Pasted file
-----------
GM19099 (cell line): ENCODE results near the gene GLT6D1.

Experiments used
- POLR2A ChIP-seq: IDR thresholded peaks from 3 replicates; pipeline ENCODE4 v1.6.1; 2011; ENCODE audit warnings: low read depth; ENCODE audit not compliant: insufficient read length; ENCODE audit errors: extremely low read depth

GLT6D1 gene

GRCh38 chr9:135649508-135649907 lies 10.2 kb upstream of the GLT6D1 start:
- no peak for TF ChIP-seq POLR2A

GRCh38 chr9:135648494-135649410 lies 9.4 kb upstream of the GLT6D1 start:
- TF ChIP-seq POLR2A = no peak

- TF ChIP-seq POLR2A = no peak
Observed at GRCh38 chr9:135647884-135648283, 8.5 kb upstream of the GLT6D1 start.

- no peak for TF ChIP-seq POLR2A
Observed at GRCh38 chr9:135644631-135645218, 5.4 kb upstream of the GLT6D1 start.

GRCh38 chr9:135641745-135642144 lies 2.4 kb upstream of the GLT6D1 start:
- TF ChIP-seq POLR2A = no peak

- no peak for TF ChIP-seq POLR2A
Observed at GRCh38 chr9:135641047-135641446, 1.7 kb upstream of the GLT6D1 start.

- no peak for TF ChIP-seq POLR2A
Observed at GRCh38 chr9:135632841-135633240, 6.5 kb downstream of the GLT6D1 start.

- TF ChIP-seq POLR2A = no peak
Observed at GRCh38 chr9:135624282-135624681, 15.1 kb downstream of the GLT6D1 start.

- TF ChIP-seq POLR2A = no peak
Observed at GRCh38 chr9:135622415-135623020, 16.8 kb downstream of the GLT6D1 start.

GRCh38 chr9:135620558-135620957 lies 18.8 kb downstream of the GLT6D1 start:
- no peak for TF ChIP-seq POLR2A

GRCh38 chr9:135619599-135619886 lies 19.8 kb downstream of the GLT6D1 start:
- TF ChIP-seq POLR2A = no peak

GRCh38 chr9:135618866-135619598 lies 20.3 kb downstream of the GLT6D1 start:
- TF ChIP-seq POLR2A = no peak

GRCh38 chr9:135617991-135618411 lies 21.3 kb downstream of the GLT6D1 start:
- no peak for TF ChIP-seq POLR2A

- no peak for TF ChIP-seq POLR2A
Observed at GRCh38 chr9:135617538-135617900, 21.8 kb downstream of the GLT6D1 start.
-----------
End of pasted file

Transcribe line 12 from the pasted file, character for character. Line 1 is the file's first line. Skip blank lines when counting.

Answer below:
Observed at GRCh38 chr9:135644631-135645218, 5.4 kb upstream of the GLT6D1 start.